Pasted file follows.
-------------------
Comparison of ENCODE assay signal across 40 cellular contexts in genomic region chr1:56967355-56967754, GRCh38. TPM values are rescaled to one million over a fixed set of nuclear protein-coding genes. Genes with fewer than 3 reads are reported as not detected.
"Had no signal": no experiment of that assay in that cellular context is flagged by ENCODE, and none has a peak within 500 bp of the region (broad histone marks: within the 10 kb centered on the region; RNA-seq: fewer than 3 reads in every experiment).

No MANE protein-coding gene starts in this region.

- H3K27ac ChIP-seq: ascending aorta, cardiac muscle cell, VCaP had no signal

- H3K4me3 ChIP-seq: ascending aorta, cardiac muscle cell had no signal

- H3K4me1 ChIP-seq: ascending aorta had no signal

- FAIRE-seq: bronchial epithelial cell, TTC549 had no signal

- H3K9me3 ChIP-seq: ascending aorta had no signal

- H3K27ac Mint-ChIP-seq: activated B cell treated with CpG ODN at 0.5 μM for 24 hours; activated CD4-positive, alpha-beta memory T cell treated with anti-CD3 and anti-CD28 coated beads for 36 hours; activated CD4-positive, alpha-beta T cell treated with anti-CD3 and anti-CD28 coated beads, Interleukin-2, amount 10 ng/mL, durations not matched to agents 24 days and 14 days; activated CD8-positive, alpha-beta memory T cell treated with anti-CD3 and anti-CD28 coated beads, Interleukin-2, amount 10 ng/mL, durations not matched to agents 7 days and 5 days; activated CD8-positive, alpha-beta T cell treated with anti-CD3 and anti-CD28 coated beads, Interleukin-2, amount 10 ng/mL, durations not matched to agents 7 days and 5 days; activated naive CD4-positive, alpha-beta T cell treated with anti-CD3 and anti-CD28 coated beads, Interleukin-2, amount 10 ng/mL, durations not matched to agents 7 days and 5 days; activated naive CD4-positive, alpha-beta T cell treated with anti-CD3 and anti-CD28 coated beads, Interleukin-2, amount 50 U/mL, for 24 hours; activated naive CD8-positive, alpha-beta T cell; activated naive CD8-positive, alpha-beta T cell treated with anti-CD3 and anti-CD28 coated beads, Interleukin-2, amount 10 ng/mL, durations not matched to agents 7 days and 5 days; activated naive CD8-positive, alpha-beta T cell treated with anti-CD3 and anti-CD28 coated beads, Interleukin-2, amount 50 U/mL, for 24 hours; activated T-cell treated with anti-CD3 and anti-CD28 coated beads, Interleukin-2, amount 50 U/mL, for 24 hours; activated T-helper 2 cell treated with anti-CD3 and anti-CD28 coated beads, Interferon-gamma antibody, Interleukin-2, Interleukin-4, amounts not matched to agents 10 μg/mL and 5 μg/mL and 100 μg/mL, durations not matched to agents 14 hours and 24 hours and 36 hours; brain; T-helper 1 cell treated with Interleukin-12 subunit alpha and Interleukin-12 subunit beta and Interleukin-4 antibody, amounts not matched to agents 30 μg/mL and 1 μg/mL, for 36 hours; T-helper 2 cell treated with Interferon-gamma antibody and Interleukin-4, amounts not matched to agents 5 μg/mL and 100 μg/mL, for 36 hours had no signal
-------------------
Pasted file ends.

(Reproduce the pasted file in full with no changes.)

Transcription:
Comparison of ENCODE assay signal across 40 cellular contexts in genomic region chr1:56967355-56967754, GRCh38. TPM values are rescaled to one million over a fixed set of nuclear protein-coding genes. Genes with fewer than 3 reads are reported as not detected.
"Had no signal": no experiment of that assay in that cellular context is flagged by ENCODE, and none has a peak within 500 bp of the region (broad histone marks: within the 10 kb centered on the region; RNA-seq: fewer than 3 reads in every experiment).

No MANE protein-coding gene starts in this region.

- H3K27ac ChIP-seq: ascending aorta, cardiac muscle cell, VCaP had no signal

- H3K4me3 ChIP-seq: ascending aorta, cardiac muscle cell had no signal

- H3K4me1 ChIP-seq: ascending aorta had no signal

- FAIRE-seq: bronchial epithelial cell, TTC549 had no signal

- H3K9me3 ChIP-seq: ascending aorta had no signal

- H3K27ac Mint-ChIP-seq: activated B cell treated with CpG ODN at 0.5 μM for 24 hours; activated CD4-positive, alpha-beta memory T cell treated with anti-CD3 and anti-CD28 coated beads for 36 hours; activated CD4-positive, alpha-beta T cell treated with anti-CD3 and anti-CD28 coated beads, Interleukin-2, amount 10 ng/mL, durations not matched to agents 24 days and 14 days; activated CD8-positive, alpha-beta memory T cell treated with anti-CD3 and anti-CD28 coated beads, Interleukin-2, amount 10 ng/mL, durations not matched to agents 7 days and 5 days; activated CD8-positive, alpha-beta T cell treated with anti-CD3 and anti-CD28 coated beads, Interleukin-2, amount 10 ng/mL, durations not matched to agents 7 days and 5 days; activated naive CD4-positive, alpha-beta T cell treated with anti-CD3 and anti-CD28 coated beads, Interleukin-2, amount 10 ng/mL, durations not matched to agents 7 days and 5 days; activated naive CD4-positive, alpha-beta T cell treated with anti-CD3 and anti-CD28 coated beads, Interleukin-2, amount 50 U/mL, for 24 hours; activated naive CD8-positive, alpha-beta T cell; activated naive CD8-positive, alpha-beta T cell treated with anti-CD3 and anti-CD28 coated beads, Interleukin-2, amount 10 ng/mL, durations not matched to agents 7 days and 5 days; activated naive CD8-positive, alpha-beta T cell treated with anti-CD3 and anti-CD28 coated beads, Interleukin-2, amount 50 U/mL, for 24 hours; activated T-cell treated with anti-CD3 and anti-CD28 coated beads, Interleukin-2, amount 50 U/mL, for 24 hours; activated T-helper 2 cell treated with anti-CD3 and anti-CD28 coated beads, Interferon-gamma antibody, Interleukin-2, Interleukin-4, amounts not matched to agents 10 μg/mL and 5 μg/mL and 100 μg/mL, durations not matched to agents 14 hours and 24 hours and 36 hours; brain; T-helper 1 cell treated with Interleukin-12 subunit alpha and Interleukin-12 subunit beta and Interleukin-4 antibody, amounts not matched to agents 30 μg/mL and 1 μg/mL, for 36 hours; T-helper 2 cell treated with Interferon-gamma antibody and Interleukin-4, amounts not matched to agents 5 μg/mL and 100 μg/mL, for 36 hours had no signal